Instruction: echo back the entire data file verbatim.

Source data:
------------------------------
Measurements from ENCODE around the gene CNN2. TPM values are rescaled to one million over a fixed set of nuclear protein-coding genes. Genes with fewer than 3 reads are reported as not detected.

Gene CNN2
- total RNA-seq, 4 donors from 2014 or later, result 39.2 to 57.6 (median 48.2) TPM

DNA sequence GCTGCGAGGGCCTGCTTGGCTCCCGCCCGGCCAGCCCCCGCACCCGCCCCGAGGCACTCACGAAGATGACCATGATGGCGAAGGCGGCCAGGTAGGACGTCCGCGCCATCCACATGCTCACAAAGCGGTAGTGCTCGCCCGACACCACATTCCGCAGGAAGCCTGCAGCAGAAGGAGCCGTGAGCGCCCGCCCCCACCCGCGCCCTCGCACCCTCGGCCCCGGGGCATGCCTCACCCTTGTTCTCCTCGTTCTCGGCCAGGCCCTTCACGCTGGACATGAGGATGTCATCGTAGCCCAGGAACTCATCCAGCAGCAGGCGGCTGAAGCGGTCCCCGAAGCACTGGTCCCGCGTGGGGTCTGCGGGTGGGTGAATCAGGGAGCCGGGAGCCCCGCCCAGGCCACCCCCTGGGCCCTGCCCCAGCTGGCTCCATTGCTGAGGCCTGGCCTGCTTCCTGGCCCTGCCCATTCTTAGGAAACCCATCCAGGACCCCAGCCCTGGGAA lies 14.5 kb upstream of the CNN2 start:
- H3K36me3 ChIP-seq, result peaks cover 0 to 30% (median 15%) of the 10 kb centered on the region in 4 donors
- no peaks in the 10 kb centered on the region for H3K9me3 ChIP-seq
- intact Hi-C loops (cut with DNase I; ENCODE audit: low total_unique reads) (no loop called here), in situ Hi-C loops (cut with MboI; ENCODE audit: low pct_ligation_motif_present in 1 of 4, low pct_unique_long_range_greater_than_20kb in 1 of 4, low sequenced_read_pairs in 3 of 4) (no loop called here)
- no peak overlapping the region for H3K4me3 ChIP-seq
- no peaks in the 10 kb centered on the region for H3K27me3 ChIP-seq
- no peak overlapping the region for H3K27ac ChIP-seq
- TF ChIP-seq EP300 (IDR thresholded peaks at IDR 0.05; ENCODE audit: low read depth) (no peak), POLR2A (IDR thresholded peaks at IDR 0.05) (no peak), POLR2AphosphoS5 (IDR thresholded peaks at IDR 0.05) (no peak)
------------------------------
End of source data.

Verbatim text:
Measurements from ENCODE around the gene CNN2. TPM values are rescaled to one million over a fixed set of nuclear protein-coding genes. Genes with fewer than 3 reads are reported as not detected.

Gene CNN2
- total RNA-seq, 4 donors from 2014 or later, result 39.2 to 57.6 (median 48.2) TPM

DNA sequence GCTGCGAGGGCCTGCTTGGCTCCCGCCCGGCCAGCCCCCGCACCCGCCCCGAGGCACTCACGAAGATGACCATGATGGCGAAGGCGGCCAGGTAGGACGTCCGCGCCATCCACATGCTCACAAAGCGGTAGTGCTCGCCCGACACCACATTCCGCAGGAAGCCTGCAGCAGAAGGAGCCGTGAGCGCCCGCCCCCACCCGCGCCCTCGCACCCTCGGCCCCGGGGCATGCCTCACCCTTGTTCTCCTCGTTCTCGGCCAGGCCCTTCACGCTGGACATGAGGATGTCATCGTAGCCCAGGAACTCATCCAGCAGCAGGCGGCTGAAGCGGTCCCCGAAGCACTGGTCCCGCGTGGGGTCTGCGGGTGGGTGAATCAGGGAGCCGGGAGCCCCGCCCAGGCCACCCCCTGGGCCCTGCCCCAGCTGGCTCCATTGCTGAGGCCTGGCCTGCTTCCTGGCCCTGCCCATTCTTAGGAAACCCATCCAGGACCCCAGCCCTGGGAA lies 14.5 kb upstream of the CNN2 start:
- H3K36me3 ChIP-seq, result peaks cover 0 to 30% (median 15%) of the 10 kb centered on the region in 4 donors
- no peaks in the 10 kb centered on the region for H3K9me3 ChIP-seq
- intact Hi-C loops (cut with DNase I; ENCODE audit: low total_unique reads) (no loop called here), in situ Hi-C loops (cut with MboI; ENCODE audit: low pct_ligation_motif_present in 1 of 4, low pct_unique_long_range_greater_than_20kb in 1 of 4, low sequenced_read_pairs in 3 of 4) (no loop called here)
- no peak overlapping the region for H3K4me3 ChIP-seq
- no peaks in the 10 kb centered on the region for H3K27me3 ChIP-seq
- no peak overlapping the region for H3K27ac ChIP-seq
- TF ChIP-seq EP300 (IDR thresholded peaks at IDR 0.05; ENCODE audit: low read depth) (no peak), POLR2A (IDR thresholded peaks at IDR 0.05) (no peak), POLR2AphosphoS5 (IDR thresholded peaks at IDR 0.05) (no peak)